The Justice Centre for Constitutional Freedoms (JCCF) wants the Trudeau government to drop all fines related to the controversial ArriveCan app amid its mandatory use coming to an end.
The Trudeau government announced Monday that the app would no longer be required to enter Canada as of Oct. 1. The border vaccine mandate and mandatory masking policy for planes and trains will also be dropped.
JCCF lawyer Henna Parmar told True North that given the feds’ announcement, “it is not in the interest of justice to proceed with prosecuting Canadians for laws that are no longer in effect.”
The JCCF announced this week that it would continue legal action on behalf of 11 people against ArriveCan – with the hope of having a court rule that the requirement to use the app was unconstitutional.
“We argue that the requirements unjustifiably breach a number of Charter rights,” said Parmar. “We will also argue that the government acted beyond the scope of its delegated authority under the Quarantine Act.”
Parmar stated that Section 8 of the Charter offers protection against unreasonable search and seizure, and that the JCCF “will argue that forcing Canadians to disclose their private medical information to CBSA agents on ArriveCan is an unreasonable search.”
Parmar also cited section 9 of the Charter, which protects against arbitrary detention, and said “there is nothing routine about detaining law-abiding citizens at the border and threatening them with arrest and fines in order to get them to use ArriveCan.”
Canadian courts have previously upheld government pandemic restrictions, including the federal government’s quarantine hotel program.
Parmar says Canadian courts “have held that there is a high expectation of privacy in our private medical information” and that the JCCF would very likely appeal a ruling declaring the ArriveCan requirement as constitutional.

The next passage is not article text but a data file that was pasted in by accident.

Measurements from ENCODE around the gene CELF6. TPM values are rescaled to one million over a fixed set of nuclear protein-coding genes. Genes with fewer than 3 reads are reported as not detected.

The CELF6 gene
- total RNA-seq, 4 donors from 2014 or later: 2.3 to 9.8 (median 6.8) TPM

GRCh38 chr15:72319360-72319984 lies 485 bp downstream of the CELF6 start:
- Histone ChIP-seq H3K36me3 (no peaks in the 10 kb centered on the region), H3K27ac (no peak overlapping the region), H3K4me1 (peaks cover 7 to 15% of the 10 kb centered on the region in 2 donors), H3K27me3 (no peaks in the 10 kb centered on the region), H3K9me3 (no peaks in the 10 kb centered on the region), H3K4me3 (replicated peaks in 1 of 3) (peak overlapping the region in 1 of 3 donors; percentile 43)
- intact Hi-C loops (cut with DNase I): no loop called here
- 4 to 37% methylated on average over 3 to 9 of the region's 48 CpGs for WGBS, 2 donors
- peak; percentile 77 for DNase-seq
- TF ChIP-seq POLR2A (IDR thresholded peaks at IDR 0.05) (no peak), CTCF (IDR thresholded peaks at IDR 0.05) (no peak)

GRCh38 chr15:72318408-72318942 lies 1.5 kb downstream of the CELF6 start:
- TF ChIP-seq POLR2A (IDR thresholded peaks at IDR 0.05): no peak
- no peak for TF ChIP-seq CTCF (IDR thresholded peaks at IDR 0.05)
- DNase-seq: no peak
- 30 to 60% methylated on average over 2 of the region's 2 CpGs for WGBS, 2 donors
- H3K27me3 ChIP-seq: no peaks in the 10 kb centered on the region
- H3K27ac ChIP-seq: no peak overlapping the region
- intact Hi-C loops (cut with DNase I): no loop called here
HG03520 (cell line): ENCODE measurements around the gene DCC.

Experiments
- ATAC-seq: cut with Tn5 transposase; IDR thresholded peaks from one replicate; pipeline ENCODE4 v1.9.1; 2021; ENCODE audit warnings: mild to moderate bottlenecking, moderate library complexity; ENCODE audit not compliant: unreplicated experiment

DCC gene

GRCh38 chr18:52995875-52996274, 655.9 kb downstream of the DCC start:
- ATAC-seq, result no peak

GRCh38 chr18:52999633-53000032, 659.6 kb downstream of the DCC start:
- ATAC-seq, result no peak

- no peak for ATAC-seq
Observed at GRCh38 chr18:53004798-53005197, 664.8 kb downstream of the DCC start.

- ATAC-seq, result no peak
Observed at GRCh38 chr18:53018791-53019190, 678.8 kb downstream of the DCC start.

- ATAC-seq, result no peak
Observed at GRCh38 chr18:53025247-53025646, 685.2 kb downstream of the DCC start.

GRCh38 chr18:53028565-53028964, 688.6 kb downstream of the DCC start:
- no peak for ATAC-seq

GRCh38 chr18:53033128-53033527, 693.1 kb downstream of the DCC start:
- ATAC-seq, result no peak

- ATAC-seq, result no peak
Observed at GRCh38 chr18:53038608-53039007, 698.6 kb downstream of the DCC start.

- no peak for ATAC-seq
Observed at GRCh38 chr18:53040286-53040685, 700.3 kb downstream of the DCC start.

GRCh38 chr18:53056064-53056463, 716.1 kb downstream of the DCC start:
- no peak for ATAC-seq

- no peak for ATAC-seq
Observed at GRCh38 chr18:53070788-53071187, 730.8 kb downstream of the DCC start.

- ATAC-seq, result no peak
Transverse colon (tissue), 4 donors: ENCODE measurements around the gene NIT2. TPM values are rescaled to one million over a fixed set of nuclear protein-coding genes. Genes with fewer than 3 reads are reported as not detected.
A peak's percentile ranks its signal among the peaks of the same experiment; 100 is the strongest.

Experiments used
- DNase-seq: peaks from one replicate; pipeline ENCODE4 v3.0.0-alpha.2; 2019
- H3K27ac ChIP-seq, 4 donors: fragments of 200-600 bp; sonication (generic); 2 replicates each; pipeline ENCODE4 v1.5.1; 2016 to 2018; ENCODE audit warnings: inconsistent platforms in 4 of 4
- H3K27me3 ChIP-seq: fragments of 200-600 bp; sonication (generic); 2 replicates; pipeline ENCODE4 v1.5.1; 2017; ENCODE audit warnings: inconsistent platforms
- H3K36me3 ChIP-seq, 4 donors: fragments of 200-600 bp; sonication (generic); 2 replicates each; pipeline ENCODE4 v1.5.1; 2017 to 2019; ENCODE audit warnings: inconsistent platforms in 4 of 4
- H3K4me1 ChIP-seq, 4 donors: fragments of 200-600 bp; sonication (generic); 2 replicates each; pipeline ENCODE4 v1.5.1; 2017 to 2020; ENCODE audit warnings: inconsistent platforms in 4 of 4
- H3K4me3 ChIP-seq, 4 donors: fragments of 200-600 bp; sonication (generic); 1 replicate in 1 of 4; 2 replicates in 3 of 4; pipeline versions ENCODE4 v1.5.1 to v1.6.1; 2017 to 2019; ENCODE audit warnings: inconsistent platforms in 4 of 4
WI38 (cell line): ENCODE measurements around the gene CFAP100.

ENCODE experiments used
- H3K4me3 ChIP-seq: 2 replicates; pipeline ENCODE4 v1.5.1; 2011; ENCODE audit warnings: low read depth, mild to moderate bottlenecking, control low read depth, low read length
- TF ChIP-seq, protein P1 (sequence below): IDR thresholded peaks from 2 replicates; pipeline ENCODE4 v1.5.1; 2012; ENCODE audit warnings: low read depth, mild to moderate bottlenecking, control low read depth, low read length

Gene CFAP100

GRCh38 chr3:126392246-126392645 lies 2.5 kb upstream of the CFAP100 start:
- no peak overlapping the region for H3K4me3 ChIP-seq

“ArriveCan cannot prevent the spread of Covid-19, or any virus for that matter,” said Parmar. “The measures are arbitrary in their nature and in the way that they are implemented.”
She noted that one of the applicants was forced to quarantine over ArriveCAN despite having not left the country, while another was subjected to “egregious” fines after he showed paper proof of full vaccination instead of using the app.
The JCCF is not the only one calling for penalties related to the mandatory ArriveCan requirement to be dropped.
Brantford—Brant Conservative MP Larry Brock wrote a letter to Justice Minister David Lametti this week with several demands, including that the government drop ArriveCan and Quarantine Act fines and issue refunds for the fines it had collected.
Brock’s letter was also signed by Conservative party deputy leader Melissa Lantsman as well as MPs Alex Ruff and Rob Moore.
Documents showed 1.65 million Canadians entered Canada without using ArriveCAN between Jan. 1 and Aug. 31. However, only 190 received fines for non-compliance, according to an August testimony by Public Health Agency of Canada vice-president Jennifer Lutfallah.
In response to the demand that ArriveCan fines be dropped, Public Prosecution Service of Canada (PPSC) spokesperson Nathalie Houle told True North that “the current Orders under the Quarantine Act are valid and still in force.”
“The PPSC will continue to prosecute those charged if the Crown determines that there is a reasonable prospect of conviction, and it’s in the public interest to do so.”